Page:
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Birdwatching is hugely popular as birds are widespread, fascinating and highly photogenic. Many of our bird watching holidays include trips, destinations and locations which offer chances to see a range of birds in conjunction with local wildlife and nature, such as... 

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Why our bird watching holidays are so successful

We carefully select locations with an excellent record of sightings
We use expert guides with local knowledge and experience
There are always great opportunities to see other wildlife in the area
Our extensive experience allows us to tailor a tour to your requirements

Birdwatching: What birds to see and where

Our African safaris offer a multitude of opportunities to see the continent’s amazingly rich sub-Saharan birdlife. The curious-looking shoebill is perhaps best seen in Bangweulu Swamp in northern Zambia, while Botswana, Uganda and Ethiopia are all excellent for birding. Elsewhere in the Old World, the forests of Sweden offer excellent sightings of golden eagles, and the Delta of the Danube in Romania. The jungles of Papua New Guinea are the place to see birds of paradise, while those of Borneo are full of hornbills. 

Across the Atlantic, our trips to the Americas afford countless chances to observe New World species – from the bald eagles of British Columbia to the neotropical species of the Amazon rainforest in Brazil, which include the endangered hyacinth macaw and the jabiru stork. The swamps of island Trinidad are home to intensely-coloured scarlet ibis, while out in the Pacific Ocean the Galapagos Islands are home to Darwin’s finches which caused the great naturalist to reflect on the process of evolution. In Central America, Costa Rica’s phenomenally rich birdlife includes the resplendent quetzal and a multitude of iridescent hummingbirds.

Shoebill

The remarkable shoebill (Balaeniceps rex), whose conspicuous boat-shaped bill lends it a prehistoric appearance, is a distant relative of the pelican. It is distributed across the freshwater marshlands of tropical central Africa, but we encounter it in northern Zambia’s Bangweulu Swamp. Although non-migratory, it moves on a limited seasonal basis as a result of habitat changes, availability of food, and human disturbance.

Birds-of-paradise

The island of New Guinea is by far the best place to see birds-of-paradise, with their spectacular brightly-coloured plumage, due to the diversity of species found there and in the neighbouring islands. Out of a total of 43 species, 38 are found here – including one of the most spectacular of all - the raggiana (or Count Raggi's) bird-of-paradise, (Paradisaea raggiana), the national bird of the nation of Papua New Guinea.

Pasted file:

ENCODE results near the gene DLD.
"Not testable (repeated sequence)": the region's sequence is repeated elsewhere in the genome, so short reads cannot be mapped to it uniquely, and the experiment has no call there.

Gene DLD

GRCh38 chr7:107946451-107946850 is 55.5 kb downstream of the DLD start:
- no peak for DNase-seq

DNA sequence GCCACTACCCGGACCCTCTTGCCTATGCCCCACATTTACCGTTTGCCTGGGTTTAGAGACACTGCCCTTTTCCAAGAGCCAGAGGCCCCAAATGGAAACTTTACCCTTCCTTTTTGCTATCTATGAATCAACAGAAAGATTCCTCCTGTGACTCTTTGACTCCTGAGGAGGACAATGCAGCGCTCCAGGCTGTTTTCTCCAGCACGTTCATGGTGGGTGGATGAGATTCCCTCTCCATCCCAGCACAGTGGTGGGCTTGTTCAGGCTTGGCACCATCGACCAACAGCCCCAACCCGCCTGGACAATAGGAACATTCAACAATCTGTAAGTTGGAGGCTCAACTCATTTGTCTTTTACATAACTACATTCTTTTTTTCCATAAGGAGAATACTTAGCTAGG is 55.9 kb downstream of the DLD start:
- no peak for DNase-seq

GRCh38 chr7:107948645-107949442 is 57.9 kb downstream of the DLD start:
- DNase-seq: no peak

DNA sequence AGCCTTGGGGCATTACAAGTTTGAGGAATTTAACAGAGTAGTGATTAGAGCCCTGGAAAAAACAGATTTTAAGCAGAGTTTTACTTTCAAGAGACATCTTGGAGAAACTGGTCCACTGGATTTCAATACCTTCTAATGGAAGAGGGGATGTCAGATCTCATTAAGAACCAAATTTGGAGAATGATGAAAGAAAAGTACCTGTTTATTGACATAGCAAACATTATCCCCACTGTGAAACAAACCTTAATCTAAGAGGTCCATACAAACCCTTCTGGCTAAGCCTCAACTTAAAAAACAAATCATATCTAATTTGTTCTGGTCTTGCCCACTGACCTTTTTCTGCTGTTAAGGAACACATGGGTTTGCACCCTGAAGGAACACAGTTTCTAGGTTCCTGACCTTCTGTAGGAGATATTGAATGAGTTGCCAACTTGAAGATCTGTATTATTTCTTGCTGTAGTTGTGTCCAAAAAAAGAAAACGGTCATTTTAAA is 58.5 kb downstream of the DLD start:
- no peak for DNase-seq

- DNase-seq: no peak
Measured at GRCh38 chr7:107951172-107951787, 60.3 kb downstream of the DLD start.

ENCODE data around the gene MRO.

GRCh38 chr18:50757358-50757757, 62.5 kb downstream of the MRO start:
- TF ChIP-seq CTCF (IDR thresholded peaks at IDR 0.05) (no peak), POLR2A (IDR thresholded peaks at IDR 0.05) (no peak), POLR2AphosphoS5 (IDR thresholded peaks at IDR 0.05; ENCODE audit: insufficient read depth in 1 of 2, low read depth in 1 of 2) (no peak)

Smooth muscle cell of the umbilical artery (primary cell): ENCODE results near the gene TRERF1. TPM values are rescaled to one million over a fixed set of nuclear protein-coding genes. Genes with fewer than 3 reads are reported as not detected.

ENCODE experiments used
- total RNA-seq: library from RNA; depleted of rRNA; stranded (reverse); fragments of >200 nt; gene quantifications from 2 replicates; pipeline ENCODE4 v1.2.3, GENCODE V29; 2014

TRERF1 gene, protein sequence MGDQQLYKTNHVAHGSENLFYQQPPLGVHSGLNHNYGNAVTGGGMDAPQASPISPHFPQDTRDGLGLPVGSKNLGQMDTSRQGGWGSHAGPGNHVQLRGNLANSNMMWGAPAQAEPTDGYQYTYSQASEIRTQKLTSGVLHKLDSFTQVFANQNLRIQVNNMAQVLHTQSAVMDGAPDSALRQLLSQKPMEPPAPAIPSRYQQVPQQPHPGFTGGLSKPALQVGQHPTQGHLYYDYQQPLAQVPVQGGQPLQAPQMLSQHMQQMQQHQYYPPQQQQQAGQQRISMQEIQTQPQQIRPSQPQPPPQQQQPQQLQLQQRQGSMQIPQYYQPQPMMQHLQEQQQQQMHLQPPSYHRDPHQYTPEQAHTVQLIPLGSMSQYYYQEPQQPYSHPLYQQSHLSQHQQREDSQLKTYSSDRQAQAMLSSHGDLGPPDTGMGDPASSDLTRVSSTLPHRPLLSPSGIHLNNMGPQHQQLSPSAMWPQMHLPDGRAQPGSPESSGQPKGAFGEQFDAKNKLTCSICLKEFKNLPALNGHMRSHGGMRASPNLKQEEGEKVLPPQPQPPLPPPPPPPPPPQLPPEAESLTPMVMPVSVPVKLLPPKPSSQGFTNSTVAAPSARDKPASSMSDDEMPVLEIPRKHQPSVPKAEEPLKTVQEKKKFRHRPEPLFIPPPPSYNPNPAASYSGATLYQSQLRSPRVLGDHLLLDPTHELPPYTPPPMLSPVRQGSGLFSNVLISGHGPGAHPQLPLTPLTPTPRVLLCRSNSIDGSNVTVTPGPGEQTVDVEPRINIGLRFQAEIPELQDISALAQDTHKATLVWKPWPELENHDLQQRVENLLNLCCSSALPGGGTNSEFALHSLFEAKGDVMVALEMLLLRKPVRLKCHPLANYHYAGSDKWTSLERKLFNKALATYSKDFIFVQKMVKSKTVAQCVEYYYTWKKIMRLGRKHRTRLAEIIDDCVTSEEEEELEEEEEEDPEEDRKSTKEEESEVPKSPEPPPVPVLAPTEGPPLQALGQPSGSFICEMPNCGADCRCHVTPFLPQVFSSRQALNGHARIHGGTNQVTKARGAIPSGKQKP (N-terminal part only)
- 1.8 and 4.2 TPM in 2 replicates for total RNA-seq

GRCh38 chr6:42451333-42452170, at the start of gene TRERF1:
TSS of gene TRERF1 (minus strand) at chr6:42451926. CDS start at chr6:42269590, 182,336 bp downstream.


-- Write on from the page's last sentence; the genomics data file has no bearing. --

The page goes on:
Scarlet ibis

The downward-curving beak and brilliant coloration of the scarlet ibis (Eudocimus ruber), one of the two national birds that feature on Trinidad and Tobago’s coat of arms, make it totally unmistakable. Found in various regions of tropical South America and the islands of the Caribbean, it is sociable and gregarious, and generally lives in large colonies – such as in the Caroni Swamp on the coast just south of Port of Spain. 

Golden eagle

Possibly the best-known of all the birds in the northern hemisphere, the golden eagle (Aquila chrysaetos) is still the most widely distributed of the eagles despite disappearing from many regions. Winter in Sweden presents fantastic opportunities to photograph these magnificent raptors at close quarters from a forest hide, to which they are attracted by carrion.

Hyacinth macaw

One of the three surviving populations of endangered hyacinth macaw (Anodorhynchus hyacinthinus) – the largest of the macaws and the world’s largest flying parrot – lives in the wetlands semi-open wooded habitats of the Pantanal, along the border between Brazil’s Mato Grosso state and Bolivia. The combination of habitat loss and trapping for the cage bird trade has taken a heavy toll on the population in the wild. 

Darwin’s finches

The 15 species known collectively as Darwin’s or Galápagos finches, are found (with one exception) only on the Galapagos Islands, and range from tiny warbler-finches to the vegetarian finch, the largest. Significant differences between species – particularly the size and shape of their beaks, which are highly adapted to the food sources on each island – gave Charles Darwin clues that led to his seminal work The Origin of Species.

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